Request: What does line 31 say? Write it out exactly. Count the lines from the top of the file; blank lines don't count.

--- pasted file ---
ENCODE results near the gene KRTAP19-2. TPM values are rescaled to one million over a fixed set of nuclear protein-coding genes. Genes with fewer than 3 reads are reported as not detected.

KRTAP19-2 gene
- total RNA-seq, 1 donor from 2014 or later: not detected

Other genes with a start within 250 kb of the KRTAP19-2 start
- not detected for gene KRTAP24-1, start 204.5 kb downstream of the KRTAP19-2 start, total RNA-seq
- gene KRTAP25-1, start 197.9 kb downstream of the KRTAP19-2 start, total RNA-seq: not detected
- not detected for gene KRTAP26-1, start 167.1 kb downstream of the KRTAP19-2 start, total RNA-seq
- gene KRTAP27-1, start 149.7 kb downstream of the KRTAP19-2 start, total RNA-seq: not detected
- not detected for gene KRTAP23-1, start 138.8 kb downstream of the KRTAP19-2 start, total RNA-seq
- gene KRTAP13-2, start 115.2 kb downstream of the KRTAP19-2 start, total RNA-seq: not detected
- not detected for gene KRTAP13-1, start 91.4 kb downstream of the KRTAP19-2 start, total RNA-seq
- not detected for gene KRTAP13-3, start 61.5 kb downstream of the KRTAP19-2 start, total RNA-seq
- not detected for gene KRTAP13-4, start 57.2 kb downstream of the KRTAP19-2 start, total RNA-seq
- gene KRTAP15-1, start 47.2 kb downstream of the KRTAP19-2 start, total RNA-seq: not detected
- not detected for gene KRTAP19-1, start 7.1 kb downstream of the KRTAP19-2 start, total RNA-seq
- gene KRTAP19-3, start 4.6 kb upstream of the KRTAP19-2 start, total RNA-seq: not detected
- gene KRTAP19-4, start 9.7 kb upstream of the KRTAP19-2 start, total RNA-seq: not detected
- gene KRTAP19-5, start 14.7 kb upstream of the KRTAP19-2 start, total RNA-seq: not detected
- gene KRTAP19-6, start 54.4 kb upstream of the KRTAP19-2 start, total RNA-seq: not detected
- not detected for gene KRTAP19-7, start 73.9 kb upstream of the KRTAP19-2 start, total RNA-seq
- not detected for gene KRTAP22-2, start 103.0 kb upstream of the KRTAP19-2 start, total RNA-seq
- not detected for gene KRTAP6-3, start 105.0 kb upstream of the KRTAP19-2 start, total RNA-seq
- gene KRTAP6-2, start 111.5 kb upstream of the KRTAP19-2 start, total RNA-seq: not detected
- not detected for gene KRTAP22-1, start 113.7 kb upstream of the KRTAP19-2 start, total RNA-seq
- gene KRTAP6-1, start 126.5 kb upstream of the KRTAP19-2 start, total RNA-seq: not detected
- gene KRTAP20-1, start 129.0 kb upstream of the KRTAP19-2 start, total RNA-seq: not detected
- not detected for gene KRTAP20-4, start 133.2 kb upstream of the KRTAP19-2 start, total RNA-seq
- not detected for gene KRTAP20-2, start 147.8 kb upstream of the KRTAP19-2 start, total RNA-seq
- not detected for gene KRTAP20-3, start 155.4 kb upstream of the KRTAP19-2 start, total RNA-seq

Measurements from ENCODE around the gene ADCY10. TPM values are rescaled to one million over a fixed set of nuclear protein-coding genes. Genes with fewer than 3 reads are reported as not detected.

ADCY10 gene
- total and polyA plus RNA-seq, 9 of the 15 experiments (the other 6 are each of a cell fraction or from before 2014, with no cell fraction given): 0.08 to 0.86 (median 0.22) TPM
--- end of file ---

ADCY10 gene